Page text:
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Piqua Leader Dispatch Newspaper Archive: August 12, 1908 - Page 1

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Publication: Piqua Leader Dispatch

Location: Piqua, Ohio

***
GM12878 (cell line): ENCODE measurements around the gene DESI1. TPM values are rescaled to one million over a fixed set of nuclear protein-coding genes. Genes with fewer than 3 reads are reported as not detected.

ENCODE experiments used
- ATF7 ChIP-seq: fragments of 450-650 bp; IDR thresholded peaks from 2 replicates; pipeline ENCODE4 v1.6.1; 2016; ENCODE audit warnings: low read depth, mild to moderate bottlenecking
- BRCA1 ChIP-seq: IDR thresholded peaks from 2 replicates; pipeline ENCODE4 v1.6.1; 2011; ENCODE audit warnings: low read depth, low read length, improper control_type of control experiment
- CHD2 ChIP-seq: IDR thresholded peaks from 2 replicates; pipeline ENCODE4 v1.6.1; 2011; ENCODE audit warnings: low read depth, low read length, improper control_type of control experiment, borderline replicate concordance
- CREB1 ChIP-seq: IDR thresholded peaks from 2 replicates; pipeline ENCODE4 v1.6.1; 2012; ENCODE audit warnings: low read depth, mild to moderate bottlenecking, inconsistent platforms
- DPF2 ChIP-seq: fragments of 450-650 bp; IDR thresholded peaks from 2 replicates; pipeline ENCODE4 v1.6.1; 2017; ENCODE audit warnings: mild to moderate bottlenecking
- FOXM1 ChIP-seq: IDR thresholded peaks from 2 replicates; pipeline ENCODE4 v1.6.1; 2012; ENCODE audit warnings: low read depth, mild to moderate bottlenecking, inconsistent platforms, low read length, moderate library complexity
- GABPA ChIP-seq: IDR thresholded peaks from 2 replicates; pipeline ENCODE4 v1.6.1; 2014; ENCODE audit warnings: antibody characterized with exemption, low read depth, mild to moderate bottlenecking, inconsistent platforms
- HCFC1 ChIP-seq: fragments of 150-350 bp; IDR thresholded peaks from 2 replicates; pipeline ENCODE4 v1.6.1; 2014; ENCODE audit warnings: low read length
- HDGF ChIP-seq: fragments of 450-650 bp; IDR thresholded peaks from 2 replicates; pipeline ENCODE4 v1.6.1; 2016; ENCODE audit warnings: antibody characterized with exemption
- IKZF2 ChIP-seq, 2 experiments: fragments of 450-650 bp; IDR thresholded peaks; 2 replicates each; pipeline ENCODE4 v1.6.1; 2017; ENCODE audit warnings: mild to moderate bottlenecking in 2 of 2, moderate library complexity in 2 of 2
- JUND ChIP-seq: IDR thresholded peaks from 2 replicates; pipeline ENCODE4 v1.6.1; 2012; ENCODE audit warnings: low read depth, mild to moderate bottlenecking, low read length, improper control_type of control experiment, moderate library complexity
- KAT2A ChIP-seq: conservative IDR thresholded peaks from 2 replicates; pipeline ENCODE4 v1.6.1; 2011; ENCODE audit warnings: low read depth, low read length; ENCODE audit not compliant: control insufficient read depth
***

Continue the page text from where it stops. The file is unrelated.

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   Piqua Leader-Dispatch (Newspaper) - August 12, 1908, Piqua, Ohio                                V r OBjiCAST. Showers AIM! cooter tonight Thiutiday fair. PIQUA The Leading Newspaper in Miami county and the Only Daily Democratic publication. VOLUME XXV. PIQUA, OHIO. WEDNESDAY, AUGUST 12, 1908. PRICE 2 CENTS. Coroner Begins Inquiry Traction Wreck; Witnesses are Summoned BRYAN NOTIFIED OF NOMINATION Appalling Scenes that Attended Collision. STILL TALK OF TOWN Reckless Sacrifice of Human life Will Also Be Investigated by State Railroad Commission. BODY SENT AWAY. James Kehoe, one of the killed, was the support of his mother in Dayton. About four years ago his father was missing for a week when young Kehoe went to the stable mow to look for something he wanted and found the dead body of his father, who it was supposed had died of heart trouble.. He was twenty-thre% years of age and unmarried, Relatives of the young man came to Piqua and from here went to Sidney in a big automobile yesterday morning after the remains. They were sent south at o'clock yesterday morning. ern Ohio wreck cars scene earty Interest in th'e Western Ohio catastrophe near the Shelby county infirmary has continued unabated to- day. Inquiries after the condition of the lhave been frequent. As the facts and circum- stances more clearly reveal themselves it seems clear that a -misunderstanding of orders is responsible for it all. There is no question that the north bound car had orders to take stop 70, while the south bound car was making for stop 71. There is no room to be- lieve that Bailey could have been mistaken in receiving the orders. There were persons in the traction de- pot in Piqua who heard him taking the order from -the dispatcher, and heard Mm repeat it over again to that official after receiving it. No change or alteration was made, and the presumption is that Bailey received and repeated his order cor- rectly. Where the Conflict Comes. What the orders for the south bound car were may only be conjectured here. It lies between the dis- patcher and the inotorinan of that car. The dispatcher may have given a "lap that is such an order as covers or laps over an- other order, and giving two cars or trains going in oppo- site directions right of way over the same track. Halo may have received the order .incorrectly, and in repeating it, the dispatcher may have d to catch the error. Traffic was run as usual over the lines of the West- Tuesday. The were on the the morning after the wreck and cleared up the track. Monday night there was practically no traffic eouth ol Sidney, and 'the only cars ran -were those necessary to 'bring to .the scene of the wreck 'the doctors who were called and to bring hack ifche in- jured. From the time tihe first re- lief car started, shortly after o'clock, until or no car came down. Then the first car those passengers who had o'clock before the inert cat came icfiow.n, 'bringing onio're of the In- jured. In-fact there are numerdllS But Remain at Infirmary. Conjectures that 'maybe But of injured are now made, while the truth may be revealed at the coroner's inquest, which began this morning at 9 or it] The most .injured may never be known. Galllet Gau-ler, of Convoy, Allen a.t the 'infirmary, and t'hey are re- ported to be in a serious condition. The iphysieians state, however, that all will probably recover. county. He has a had wo-un-d in the 'back of his head, which possibly may result in his death. The is 'fractured and the brain is exposed about the cize of a dollar. Tuesday morning Dr. Roberts of Wapakoneta and Dr. Hirssey of Sidney, made a thorough examination of (his wound. Fragments oif his skull were burled in 'his brain. They picked out .about twenty or twenty-five .pieces of-bone. It was a very delicate operation-, but the p-hyislciants think-'they -will'be suc- cessful in savting- the man's life. will remain at 'infirmary -for sev- eral days yet. Charles Hale, the motor man who was deadheading (his way from Wa- to Piqua, is considered to be seriously injured. His chest is terribly crushed and he is injured He also has a 'bad scalp wound and one. of his hands, is crushed almost He was to make the local run back to Wa- rpafconeta after he 'had arrived in Piqua. He 'is still at the infirmary, j IS On Scene Nathan Cox of Dayton, was re- moved to 'Ms home today. His 'back is 'badly sprained, and fae is badly jarred and bruised all over the body. The Other Injured. John Matter Dayton, has a ter- rific scalip wound on the top of head and Ms back and left leg are injured. His condition is con- sidered serious, but he was able to be taken to "his home today. C. F. Roberts, who has been stop- ping dn Sidney for some time, was on the north bound car. His right leg was badly bruised, and his hands and 'face were cut by the broken glass. Frank A. Burkhart oif Lima, was among the number injured. He t.aken to his home at Lima late .Monday might. He is injured about ihe and it is feared that he is infernally injured. Mrs. Barbara Ackerley and Miss Minnie Aekerley, who are at theii home in Sidney, are reported to improving. Mrs. Ackerley has a gasih in-her forehead and Miss Acker- iy h.---i a badly sprained no-se and one of her lim'bs ds badly scratched and Reports received. from Lawrence Agenbroad at Lockington are that lie 'is improving. R. conductor on the north b-' far improved yes- 'he was able to be to h'is His shoulder was badly crushed, his collar bone is broken and he was Concluded On 8th Page. iiippeoanoe. Gala Occasion In CLAYTON THE SPOKESMAN Alabama Congress- man Headed the Notification C o m mittee and Delivered an Able Address, Mr. Bryan Following With His Speech of Acceptance. James Kehoe I't-i'oiv irnnd. grown sufficiently' light To The Dally Xows staff photogr.'ilipor, who o.irly on tho scene'to take a, plci.ure, practically every vestige of the frightful on the Ohio Traction lino had hcon jiirciuiy nimovo.i by thr wrecking crow. In the picture of above illustration th'- wiwkini; is show.i pku-lncr on the car tho last of tlin wivrkod   portrait is Ihst of Mr. in lo insl.itutton for tho cnro of the vic- tims, In many ways. Slio.vers Jind his wife witnessed the ,'ierl'lent from J'nc of the infirmary, and his description will bo round elsewhere. Dailv Lincoln, Neb., Aug. Ma- lone's battery went into action at sun- rise and with a booming salute of for- ty-one guns announced to the nation that the ceremonies attending the no- tification of William Jennings Bryan of his nomination for the presidency for the third time had opened. The notification of Mr. Bryan and the delivery of his speech of accept- ance brought to Lincoln an imposing gathering of distinguished men and men of prominence of both the Re- publican and Democratic parties, for Mr. Bryan and his friends followed the novel course of making the notifi- cation celebration a nonpartlsan affair ia every respect. State officials, mem- bers of the legislature from hoth par- ties, partook in the doings of the day to honor Nebraska's leading citizen as a man and a citizen and not alone as the leader of a great politic party. The making of the ceremony uofc- partisan was brought about as the re- sult of a conference between Gorernor Sheldon, National Committeeman Hall and Mayor Brown and a committee of itizens of Lincoln. The Three Important Features. The three features of leading impor- tance were the speeches of Mr.Bryan, John W. Kern, the candidate for vice president, and Congressman H. D. Clayton of Alabama, permanent chair- man of the Democratic national con- vention, who headed the notification committee and delivered, an able ad- dress of notification. The speeches were delivered from a platform seating 200 people and adorn- ed with American flags erected on the north side of the state capitol build- ing, and thousands of interested hear- ers and onlookers gathered about this stand, frequently interrupting the speeches with enthusiastic applause. Congressman Clayton gained new Clayton's Address. Congrewsman who made the notification speech, said: Mr. Bryan: The natlonjd Democrats convention that assembled at .Denver on 7 was truly a representative body of the people of the United Hat- mony characterized its .deliberations, and ail of its conclusions were" "irttH unanimity. It stood for the of government under a writte tion and for the application cratic principles in public to the requirements of can civilization. Without the Intervention of ed ballot you were nominated tor: th< office of president of United; A. committee, composed chairman and one delegate, each state and territory, to inform you of your standard-bearer of your itt pending: campaign. ance of the convention, this now brings to you this message a united and aggressive Democraejr. great party is confident of the ness of its cause and, relying upon support of tho people, is to rescue the government- of- the have exploited it for the benefit of- HENRY D. OL.AYT.OSr. "We Tv'no-vr that' our party; platform and candidate- stand for the interest. Of all the people. We know, .that deserved. We that .-our' patty and candidate, animated by the. wisest--.and most patriotic purposes, will; r.tjhievt: tory in November. On no is the platform straddle or -evasion, 1 and its every declaration anuares -with the principles of oU-fashionoc! Democ- racy. It is essentially a Dcrmi'-ratic strument. pri-s-rrvins and applying- faith of the fathers to existing1 condi- tions. It is hardly worth .while to say, sir, that in the of your .-pony Asso- and our countrymen generally you. as our candidate, fit our platform. AnJ it :s equally gratifying that there isnoth- ing in the platform cahing: for an apol- ogy. There is nothing that you would avoid or run away from. There is ;nqtkr Ing- omitted ffot you-need supply ing your individual vie 'a. Jn spects you have a tremendous advantage over your Republican opponenf. Standing on such a platform, possessed.-. of an abiding conviction that our cause is juflt, you will draw the keen blade of ;rifftt-: eousness in truth, throwing- away the scabbard, and agat for the principle of equal rights to all ar.d special privilege! to none. Tour party has emphatically refused to form any alliance with rpecial Interests that enjoy special .privileges under Republican administration. Toti have always refused to compromise with those who prostitute the functitns. of government, for the lust of greed. It. was your lofty statesmanship; your unwaver- fame as a man of oratorical ability by ing fidelity, your Jefferson standard of James S. Kehoe, the victim of the traction accident, resided at 252 Chestnut street with his widowed mother, sister and brothvr. as he wa.s always called, was one of the most popular and well-known young men of this city. For eight years he has been employed at the Na- tional Cash Register company as a clerk and has earned the friendship and respect of all with whom he came in contact. Two years ago last Xew Year's day his father. Samuel Kehoe, was found dead at the family residence, and his mother barely survived the shock. Since that time being the oldar of the children, managed the family affairs only a dutiful son could, and his loss at this time has nearly broken the hearts of his fond mother, sister and brother. He had been spending a week in Detroit and was on his return home he met his death. He had intended arriving in this city in time to go with the other members of the family to the cemetery and place flow- ers on the-gra.ve of his father, Tuesday, being the anniversary of the fath- or's birth. The young man had only the trip to Detroit after having changed his mind; in reganKto two other vacation plans. At first ho had intended to take a trip to Chicago with his closest friend, Walter Mat- thews, but was unable to arrange matters for that timo. His next intention was to go to Koston, but circumstances again compelled him to abandon the trip, so he went to Detroit a.s a third choice. It seemed as if he had been marked by Tato, for his companion on sent, Herbert Allen, es- caped with slight injuries. The many friends of the young mnn about the city were horror strick- en at the sudden ending of a life that bore such great promise and words of sympathy were to be heard on all sides. Tie Is survived by his mother, Mrs. Samuel Kehoe, his sister Annn and his brother Samuel, who la em- ployed in the same department at the X. 0, 11. The first, word which the family received w.is from Herbert Allon, who arrived in the city about midnight. The body of the deceased arrived in the city at and is now at the family residence. No arrangements have yet been completed for the Daily News. reason of his effective address. His high tribute to the qualities of Mr. Bryan, both as a public man and as a private individual, was well received. Mr. Bryan was compelled to wait several minutes owing to the applause which greeted him when he stepped forward to offer his speech of accept- ance. Probably the greatest measure of the audience's approval was given when Mr. Bryan spoke on the subject of corporations and advocated a more strict governmental regulation of them. His statements concerning phases of the labor situation also at- tracted particular attention. Mr. Bryan's Oratorical Powers. Mr. Bryan's powers as an orator were seldom better displayed in spite of the difficulties attending outdoor speaking before a large gathering. He spoke with frequent gesture, and his voice carried well to the outskirts of the crowd. At the close of the formal notifica- tion program Mr. Bryan, accompanied by Mrs. Bryan, other members of his family, members of the notification committee and prominent citizens of Nebraska and other states. ed to the state capitol building, where, in one of the legislative cham- bers., Mr. Bryan hold an informal teption. Committee Will Dine at Fairview. At this evening the notification committee will arrive at Mr. Bryan's home, Fairview, where on the lawn j the candidate will tender an elaborate dinner. At, the conclusion of this pa- rading bands will march by and sa- lute Mr. Bryan and his guests, and brilliant displays of fireworks by en- thusiastic Lincoln citizens will marlt the close of the day's festivities. Tho business men of the city co- operated with the duly appointed offl- ftials in the day a gala tn every detail. American flags bunting wore everywhere.and as early Democracy that induced the tives of millions of American, .freemen unanimously to choose you as their can- didate for the highest office in the :world. It would.be inappropriate for me to. de- __ tain this splendid audience that'hM mat j here today to listen to your patriotic an4 eloquent words. Therefore. I now hand you an authenticated' "py the plat- form adopted by the .1 ft rrocratic conven- tion at Denver, and request the secre- tary to the formal Intter of notifica- tion signed by the committee. Chairman Norman E. Mack, of the Democratic national committee was among the prominent men who at- tended the notification cerepaooiss. During the day he found time to dis- cuss vjiih Mr. Bryan the general of campaign. BRYAN. KECKIVTN--T HIS NOTIFI In 'Ivi'S address Mr. Bryan said: Mr. Clayton aud Geutienen of the Notification Committee: I cau uot ac- as 10 o'clock this morning public band thft nomlnatioa wblcll you offlcial- concerts weic held In the capitol j firgt acknowledginy a Bryan, Mr. Kern and the notification ic party for the extraordinary honor committee at the Lincoln hotel. It was 1 which it has conferred upou me. Har- almost two hours later when the com- ing twice before been, a candidate for mittco, accompanied by Mr. Bryan tije presidency, In campaigns which and Mr. Kern, were escorted in car- riages loathe capitol grounds by a procession, headed by a platoon of uolice a.nd the Nebraska state band. ended in defeat, a third tho result of the froe and voluntary act of